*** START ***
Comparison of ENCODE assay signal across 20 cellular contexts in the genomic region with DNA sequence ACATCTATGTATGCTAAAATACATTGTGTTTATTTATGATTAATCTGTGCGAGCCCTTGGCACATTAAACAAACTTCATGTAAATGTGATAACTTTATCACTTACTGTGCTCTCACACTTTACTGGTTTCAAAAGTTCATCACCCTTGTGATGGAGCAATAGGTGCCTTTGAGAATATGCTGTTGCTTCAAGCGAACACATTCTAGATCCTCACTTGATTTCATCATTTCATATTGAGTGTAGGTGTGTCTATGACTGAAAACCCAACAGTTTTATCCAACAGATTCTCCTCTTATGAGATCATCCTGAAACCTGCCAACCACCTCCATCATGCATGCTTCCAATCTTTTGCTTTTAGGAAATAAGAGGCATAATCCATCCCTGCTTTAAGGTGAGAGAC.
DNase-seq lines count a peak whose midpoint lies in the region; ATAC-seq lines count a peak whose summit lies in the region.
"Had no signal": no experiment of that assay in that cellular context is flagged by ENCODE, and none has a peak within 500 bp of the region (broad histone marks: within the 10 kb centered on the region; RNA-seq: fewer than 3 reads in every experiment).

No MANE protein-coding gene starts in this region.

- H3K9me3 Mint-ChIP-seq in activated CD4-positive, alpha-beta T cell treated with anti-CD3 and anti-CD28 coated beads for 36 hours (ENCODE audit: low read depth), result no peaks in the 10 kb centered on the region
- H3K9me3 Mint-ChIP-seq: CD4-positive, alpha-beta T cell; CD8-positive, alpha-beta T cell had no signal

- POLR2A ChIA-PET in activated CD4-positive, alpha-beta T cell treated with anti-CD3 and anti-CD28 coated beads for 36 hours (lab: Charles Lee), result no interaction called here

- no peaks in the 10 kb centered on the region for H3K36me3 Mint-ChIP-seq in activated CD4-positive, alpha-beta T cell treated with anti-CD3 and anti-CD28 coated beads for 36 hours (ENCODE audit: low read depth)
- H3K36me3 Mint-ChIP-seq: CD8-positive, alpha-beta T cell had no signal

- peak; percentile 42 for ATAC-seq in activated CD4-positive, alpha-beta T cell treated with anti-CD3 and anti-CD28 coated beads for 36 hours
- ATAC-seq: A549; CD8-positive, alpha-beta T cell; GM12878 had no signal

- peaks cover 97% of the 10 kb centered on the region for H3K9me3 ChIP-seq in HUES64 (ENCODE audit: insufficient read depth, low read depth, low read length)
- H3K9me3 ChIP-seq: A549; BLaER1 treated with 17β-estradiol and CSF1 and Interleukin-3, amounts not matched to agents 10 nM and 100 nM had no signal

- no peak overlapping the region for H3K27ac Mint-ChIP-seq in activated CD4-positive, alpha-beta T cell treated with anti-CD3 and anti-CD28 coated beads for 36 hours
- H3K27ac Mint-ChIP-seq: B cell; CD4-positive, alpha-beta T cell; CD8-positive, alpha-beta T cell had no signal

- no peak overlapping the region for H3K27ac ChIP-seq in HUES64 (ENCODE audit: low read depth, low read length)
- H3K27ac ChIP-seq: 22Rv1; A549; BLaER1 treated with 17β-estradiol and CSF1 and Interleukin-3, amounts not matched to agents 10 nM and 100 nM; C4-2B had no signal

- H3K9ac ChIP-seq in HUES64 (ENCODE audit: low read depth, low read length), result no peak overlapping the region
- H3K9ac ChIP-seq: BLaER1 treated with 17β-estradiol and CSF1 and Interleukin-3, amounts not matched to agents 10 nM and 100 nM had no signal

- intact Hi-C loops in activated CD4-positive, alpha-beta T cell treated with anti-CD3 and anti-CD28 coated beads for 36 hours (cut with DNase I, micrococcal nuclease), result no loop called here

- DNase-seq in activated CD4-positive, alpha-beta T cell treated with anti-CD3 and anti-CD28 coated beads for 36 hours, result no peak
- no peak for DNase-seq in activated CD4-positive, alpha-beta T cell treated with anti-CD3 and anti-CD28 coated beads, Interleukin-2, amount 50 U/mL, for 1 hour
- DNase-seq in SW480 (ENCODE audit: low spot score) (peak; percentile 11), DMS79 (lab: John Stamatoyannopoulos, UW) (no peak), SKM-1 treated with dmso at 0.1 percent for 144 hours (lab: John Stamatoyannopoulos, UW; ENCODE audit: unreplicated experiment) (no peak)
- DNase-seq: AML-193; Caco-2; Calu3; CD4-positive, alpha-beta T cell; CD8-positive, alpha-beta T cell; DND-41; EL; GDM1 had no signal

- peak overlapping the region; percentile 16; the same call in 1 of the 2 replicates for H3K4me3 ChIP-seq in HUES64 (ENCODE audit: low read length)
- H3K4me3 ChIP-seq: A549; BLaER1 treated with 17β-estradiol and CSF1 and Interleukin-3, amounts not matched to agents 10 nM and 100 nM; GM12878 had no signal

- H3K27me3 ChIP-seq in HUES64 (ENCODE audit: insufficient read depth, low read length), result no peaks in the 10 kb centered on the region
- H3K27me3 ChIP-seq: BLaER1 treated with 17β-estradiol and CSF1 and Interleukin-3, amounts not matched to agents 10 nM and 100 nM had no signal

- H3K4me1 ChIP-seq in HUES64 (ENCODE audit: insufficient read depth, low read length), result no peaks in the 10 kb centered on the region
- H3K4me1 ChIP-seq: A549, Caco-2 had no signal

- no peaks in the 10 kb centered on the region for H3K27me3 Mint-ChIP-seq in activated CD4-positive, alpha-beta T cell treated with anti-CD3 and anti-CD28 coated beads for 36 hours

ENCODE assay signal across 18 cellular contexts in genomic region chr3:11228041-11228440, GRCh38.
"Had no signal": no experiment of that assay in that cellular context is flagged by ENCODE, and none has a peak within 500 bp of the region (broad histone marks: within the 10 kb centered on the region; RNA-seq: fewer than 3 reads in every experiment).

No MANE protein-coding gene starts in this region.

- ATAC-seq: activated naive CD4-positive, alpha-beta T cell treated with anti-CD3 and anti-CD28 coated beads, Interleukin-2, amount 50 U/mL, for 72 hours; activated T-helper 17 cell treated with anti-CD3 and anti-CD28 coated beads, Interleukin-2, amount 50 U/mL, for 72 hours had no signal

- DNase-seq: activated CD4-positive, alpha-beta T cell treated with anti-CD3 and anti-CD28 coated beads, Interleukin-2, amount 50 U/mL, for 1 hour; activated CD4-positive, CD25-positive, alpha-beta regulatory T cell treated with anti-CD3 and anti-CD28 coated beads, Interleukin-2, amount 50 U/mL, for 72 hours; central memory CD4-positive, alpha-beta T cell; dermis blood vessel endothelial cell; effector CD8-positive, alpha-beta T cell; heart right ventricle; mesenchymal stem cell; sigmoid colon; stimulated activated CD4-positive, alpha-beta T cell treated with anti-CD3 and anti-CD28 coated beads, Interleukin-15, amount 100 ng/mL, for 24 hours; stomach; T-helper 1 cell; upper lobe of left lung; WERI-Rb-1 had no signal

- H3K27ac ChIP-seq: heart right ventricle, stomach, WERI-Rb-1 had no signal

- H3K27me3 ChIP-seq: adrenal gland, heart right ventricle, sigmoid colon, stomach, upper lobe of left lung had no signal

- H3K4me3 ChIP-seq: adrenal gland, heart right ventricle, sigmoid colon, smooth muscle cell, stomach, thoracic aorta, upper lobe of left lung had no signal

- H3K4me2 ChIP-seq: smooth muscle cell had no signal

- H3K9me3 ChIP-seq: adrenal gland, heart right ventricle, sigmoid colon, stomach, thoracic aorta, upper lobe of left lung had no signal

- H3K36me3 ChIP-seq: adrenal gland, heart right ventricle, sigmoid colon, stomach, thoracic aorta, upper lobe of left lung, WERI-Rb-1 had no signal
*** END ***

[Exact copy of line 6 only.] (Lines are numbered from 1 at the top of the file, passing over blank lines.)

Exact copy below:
- H3K9me3 Mint-ChIP-seq: CD4-positive, alpha-beta T cell; CD8-positive, alpha-beta T cell had no signal